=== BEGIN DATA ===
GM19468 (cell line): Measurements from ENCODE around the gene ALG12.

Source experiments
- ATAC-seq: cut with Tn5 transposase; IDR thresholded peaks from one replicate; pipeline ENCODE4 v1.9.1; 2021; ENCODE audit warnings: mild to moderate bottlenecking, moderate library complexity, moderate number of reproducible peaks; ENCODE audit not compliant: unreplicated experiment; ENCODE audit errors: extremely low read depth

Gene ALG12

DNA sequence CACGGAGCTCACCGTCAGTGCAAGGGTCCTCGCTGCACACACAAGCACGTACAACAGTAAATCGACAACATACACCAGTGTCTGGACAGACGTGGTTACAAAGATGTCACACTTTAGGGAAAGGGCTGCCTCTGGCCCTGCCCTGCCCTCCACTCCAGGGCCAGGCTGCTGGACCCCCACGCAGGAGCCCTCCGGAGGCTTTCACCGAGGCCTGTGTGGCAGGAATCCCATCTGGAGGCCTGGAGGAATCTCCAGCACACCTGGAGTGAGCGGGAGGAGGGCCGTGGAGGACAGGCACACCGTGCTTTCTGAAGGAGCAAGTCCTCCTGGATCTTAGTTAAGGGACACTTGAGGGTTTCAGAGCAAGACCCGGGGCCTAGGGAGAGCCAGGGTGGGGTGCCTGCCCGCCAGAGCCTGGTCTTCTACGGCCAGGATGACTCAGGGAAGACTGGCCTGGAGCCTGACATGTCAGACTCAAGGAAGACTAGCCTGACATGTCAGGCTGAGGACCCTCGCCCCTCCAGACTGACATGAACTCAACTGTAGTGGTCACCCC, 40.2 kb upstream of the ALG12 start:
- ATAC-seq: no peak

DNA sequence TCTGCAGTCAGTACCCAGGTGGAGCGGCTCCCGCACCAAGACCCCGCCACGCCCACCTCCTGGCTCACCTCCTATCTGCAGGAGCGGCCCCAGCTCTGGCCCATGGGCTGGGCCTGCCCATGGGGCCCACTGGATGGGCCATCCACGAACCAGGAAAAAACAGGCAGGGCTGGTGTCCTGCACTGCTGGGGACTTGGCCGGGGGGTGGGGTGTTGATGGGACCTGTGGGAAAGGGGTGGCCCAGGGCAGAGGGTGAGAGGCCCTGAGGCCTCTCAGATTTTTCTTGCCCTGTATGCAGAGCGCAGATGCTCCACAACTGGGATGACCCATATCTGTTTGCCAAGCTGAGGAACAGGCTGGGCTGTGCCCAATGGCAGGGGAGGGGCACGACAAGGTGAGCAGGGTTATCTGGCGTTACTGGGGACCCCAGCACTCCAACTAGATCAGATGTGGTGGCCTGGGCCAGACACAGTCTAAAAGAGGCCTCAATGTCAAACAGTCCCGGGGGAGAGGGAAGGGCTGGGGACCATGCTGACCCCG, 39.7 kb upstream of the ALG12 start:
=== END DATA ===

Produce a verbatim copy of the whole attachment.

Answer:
GM19468 (cell line): Measurements from ENCODE around the gene ALG12.

Source experiments
- ATAC-seq: cut with Tn5 transposase; IDR thresholded peaks from one replicate; pipeline ENCODE4 v1.9.1; 2021; ENCODE audit warnings: mild to moderate bottlenecking, moderate library complexity, moderate number of reproducible peaks; ENCODE audit not compliant: unreplicated experiment; ENCODE audit errors: extremely low read depth

Gene ALG12

DNA sequence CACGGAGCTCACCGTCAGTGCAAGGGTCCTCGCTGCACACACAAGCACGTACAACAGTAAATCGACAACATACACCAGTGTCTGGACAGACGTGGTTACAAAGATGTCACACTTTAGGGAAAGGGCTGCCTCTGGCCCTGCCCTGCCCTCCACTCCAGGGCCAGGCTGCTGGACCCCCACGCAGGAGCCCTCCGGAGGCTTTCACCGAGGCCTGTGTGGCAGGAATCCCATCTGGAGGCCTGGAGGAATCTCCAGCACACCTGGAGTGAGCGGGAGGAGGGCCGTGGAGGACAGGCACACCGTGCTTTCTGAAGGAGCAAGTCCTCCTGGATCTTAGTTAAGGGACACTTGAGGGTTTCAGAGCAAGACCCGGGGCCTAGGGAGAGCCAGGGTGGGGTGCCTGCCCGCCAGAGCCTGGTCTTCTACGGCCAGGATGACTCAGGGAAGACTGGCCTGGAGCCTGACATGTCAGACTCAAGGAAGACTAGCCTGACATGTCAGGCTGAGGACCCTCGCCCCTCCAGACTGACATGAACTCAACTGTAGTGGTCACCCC, 40.2 kb upstream of the ALG12 start:
- ATAC-seq: no peak

DNA sequence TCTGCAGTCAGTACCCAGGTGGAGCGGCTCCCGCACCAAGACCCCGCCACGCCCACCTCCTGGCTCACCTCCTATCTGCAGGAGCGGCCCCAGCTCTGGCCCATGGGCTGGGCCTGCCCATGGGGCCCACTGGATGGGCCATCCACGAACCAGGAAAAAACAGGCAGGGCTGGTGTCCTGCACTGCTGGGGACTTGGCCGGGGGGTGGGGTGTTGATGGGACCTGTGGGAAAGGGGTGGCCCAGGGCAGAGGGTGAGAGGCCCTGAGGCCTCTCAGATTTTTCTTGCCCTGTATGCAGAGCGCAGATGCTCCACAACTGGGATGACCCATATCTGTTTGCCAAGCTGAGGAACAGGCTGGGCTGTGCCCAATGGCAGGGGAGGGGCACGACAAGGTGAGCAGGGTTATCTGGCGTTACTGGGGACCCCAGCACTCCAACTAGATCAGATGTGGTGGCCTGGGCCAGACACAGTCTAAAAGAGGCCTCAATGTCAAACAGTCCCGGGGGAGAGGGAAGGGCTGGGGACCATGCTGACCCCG, 39.7 kb upstream of the ALG12 start: